One-room school houses were very common in the 1890’s especially in rural counties. These one-room school houses had one teacher that taught several grades, usually primer (kindergarten) through eighth grades. They also served as the location of church on Sunday’s for all families, town hall meetings and other gatherings. The one-room school house was maintained by all the families in the town.
One-room school houses tended to have outhouses (for restrooms), a water pump outside for water and wood-stoves in the middle of the room. Older children were responsible for maintaining the wood/coal in the stoves to keep everyone warm.
Teachers in one-room schools were very special. They often were students that had previously attended the same one-room school house. In the winter, they would arrive early to get the fire started in the wood stove so the school would be warm for children. In poor economic areas, many teachers would provide a noon meal for the students with donations from nearby farmers. Teachers that married were excused from teaching.
A typical school day was from 9-4pm Monday through Friday. Children would be given recess periods of 15 minutes in the morning and afternoon and a break for lunch. No formal playgrounds were established back then. They would have balls, bats, jacks to play with as well as a teeter-totter and a wooden swing.
All children were given chores that had to be done each school day. Some of the chores were; bringing in buckets of water from the well, cleaning the chalkboards, hauling in wood/coal, sweeping etc.
Memorizing to recite speeches, poems and lessons was a common form of learning. It was believed that the constant review of lessons perfectly retained the information in students' minds and trained articulation and public speaking skills. Lessons also included stories, poems and verses to teach moral lessons.
School was often secondary to family farms and their means to living at that time. Often, older boys did not attend school during the harvest seasons. When a new baby arrived in families, older girls stayed home to help.
The majority of one-room schools in the United States are no longer used as schools and have either been torn down, used as museums, sold to be converted into homes or moved to historical sites (like the one located at the Henry Ford Greenfield Village). However, in some very rural communities including in Amish communities they still utilize one-room school houses. And the concept of multi-age groups learning in the same room.
Do you think your children would find visiting a one-room school house interesting? Want to learn pioneer teaching tips that may help you teach multiple children?
Then consider attending our field trip scheduled to the Oak Grove One-Room School House in Toledo, Ohio on November 9, 2017. E-mail our director for more information or check our FB Group Page!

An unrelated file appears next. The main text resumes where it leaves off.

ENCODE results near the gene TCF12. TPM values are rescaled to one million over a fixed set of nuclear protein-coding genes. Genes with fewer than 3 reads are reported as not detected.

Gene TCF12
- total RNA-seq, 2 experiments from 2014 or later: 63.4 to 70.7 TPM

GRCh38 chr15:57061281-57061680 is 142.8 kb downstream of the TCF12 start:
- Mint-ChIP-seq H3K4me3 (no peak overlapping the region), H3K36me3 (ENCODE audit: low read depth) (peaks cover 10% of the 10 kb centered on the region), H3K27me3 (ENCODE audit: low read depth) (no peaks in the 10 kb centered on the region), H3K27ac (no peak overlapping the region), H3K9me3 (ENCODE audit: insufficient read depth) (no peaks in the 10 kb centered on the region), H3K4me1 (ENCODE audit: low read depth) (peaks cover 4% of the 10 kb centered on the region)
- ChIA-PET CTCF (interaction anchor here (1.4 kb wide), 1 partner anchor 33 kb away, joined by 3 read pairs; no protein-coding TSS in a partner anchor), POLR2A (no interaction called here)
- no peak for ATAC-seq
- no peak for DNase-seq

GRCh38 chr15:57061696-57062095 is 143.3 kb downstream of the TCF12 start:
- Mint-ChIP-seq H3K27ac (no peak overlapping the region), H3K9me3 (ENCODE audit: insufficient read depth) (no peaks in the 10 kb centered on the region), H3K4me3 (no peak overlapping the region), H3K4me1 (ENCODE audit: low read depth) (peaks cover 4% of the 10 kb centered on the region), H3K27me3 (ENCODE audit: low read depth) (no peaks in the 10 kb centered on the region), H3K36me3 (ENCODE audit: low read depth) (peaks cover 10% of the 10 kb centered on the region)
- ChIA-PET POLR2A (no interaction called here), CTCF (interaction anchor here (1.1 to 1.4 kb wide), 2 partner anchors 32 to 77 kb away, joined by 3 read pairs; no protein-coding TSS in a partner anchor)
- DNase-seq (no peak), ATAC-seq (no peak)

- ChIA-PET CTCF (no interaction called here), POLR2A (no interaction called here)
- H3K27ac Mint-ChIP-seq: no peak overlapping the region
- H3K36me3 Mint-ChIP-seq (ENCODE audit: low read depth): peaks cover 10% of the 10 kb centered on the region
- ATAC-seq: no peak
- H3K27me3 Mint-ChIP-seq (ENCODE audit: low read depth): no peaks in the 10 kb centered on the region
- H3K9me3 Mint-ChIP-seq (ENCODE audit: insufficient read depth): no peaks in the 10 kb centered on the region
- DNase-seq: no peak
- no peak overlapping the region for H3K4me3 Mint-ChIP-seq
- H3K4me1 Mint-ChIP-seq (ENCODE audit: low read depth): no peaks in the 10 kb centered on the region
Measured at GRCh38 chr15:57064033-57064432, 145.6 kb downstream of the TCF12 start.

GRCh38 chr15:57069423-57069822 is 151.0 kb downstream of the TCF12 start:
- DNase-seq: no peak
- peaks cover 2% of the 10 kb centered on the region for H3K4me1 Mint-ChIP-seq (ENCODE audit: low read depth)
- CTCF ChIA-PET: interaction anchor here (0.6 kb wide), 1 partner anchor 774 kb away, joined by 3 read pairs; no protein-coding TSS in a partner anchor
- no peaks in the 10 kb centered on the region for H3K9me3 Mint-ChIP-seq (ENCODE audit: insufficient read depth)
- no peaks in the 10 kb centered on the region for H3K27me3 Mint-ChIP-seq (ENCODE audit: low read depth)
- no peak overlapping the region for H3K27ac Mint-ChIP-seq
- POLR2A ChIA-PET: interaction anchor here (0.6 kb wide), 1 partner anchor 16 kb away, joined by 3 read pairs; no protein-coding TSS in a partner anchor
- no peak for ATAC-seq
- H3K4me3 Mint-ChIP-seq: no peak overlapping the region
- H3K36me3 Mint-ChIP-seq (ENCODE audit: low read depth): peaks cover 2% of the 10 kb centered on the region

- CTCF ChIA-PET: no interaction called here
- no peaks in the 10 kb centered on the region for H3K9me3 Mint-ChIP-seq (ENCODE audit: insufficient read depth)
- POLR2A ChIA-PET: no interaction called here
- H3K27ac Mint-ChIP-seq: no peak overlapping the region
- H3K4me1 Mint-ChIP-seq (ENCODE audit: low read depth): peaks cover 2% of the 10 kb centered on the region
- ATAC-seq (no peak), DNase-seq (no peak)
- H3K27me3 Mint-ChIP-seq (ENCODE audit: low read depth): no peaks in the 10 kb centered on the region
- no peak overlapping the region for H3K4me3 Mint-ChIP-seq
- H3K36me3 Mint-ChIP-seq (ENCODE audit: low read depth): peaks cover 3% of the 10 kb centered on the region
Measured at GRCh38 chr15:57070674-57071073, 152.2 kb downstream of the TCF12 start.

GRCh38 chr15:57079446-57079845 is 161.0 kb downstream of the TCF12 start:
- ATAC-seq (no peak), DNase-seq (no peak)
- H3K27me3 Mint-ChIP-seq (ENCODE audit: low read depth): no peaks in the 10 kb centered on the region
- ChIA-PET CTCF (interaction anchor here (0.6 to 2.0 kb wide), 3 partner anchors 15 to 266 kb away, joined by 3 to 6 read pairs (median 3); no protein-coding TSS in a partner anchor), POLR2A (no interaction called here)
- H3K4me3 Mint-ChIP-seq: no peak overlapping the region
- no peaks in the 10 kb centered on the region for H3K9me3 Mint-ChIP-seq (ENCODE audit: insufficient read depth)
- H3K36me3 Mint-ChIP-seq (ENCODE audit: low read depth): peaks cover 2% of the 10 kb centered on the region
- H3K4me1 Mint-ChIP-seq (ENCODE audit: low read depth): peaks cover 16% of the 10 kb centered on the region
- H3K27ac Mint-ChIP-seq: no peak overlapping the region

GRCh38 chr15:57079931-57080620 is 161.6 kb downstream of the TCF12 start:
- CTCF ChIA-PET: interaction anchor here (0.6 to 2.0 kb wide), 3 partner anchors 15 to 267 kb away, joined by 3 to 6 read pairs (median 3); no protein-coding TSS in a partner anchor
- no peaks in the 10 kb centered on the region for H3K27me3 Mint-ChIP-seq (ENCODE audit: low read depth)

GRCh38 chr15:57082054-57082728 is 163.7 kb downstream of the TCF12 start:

By Heather; Faith Co-Director
Hello everyone! Today, I want to share with you another reason as to why I love being Catholic! I have two words for you. The Eucharist! Oh, the Eucharist! It makes my heart sing with gratitude! It uplifts my soul and refreshes me! Since I have experienced it, I can not imagine going through life without it.
If you are wondering what the Eucharist is, then wait no more! It is the Body and Blood of Christ, given to us during Holy Communion, under the appearance of bread. During the Liturgy of the Eucharist, the priest says a Eucharistic Prayer in which he consecrates the bread and wine that were offered as gifts. Through Transubstantiation, the bread and wine amazingly become the real life Body and Blood of Christ. The Body and Blood of Christ are still under the appearance of bread and wine but the substance of the bread and wine has changed.
The Catechism of the Catholic Church, Paragraph 1323 states: "At the Last Supper, on the night he was betrayed, our Savior instituted the Eucharistic sacrifice of his Body and Blood. This he did in order to perpetuate the sacrifice of the cross throughout the ages until he should come again, and so to entrust to his beloved Spouse, the Church, a memorial of his death and resurrection: a sacrament of love, a sign of unity, a bond of charity, a Paschal banquet 'in which Christ is consumed, the mind is filled with grace, and a pledge of future glory is given to us.'’
If you have ever had doubts as to the validity of the Eucharist, then be encouraged by this miracle that I am about to tell you. This miracle happened in the city of Lanciano, Italy during the 8th century. It involves a priest who was having doubts about the real presence of Jesus in the Eucharist. After he said the Consecration prayer, the bread was turned into live Flesh and the wine turned into 5 pellets of live coagulated Blood. Needless to say, everybody was amazed! We will now fast forward to 1970-1971 and 1981. Scientific tests were performed and the results will blow your mind! The Flesh was found to be human and consisting of muscular tissue from the heart wall! The Flesh and Blood were both found to be of the same blood type - AB! The Blood consisted of proteins and minerals of fresh normal blood! Notice how I said fresh! This miracle happened more than 1200 years ago and the Blood is still fresh even though it is coagulated!
If you are interested in witnessing this miracle for yourself, then get ready, because you can! Stop by the Sanctuary of the Eucharistic Miracle in Lanciano, Italy! If you go, prepare to be in awe! The ways that God reveals Himself to us are truly amazing! You can read about this miracle, and plenty more, in the book Eucharistic Miracles by Joan Carroll Cruz.
As I conclude, I want you to meditate on this! When Adam and Eve sinned in the Garden of Eden, they lost the gift of sanctifying grace - God’s life inside of us. As a result, we are all born without it. Because God is so merciful and full of love, He gives it back to us through the Sacrament of Baptism! God’s love for us is so intimate that He generously gives us His whole being, Body and Blood, in the Eucharist! The Eucharist also bestows on us the gift of sanctifying grace and strengthens us in times of trouble! The Eucharist brings us closer to God and gradually transforms us into who we were originally meant to be!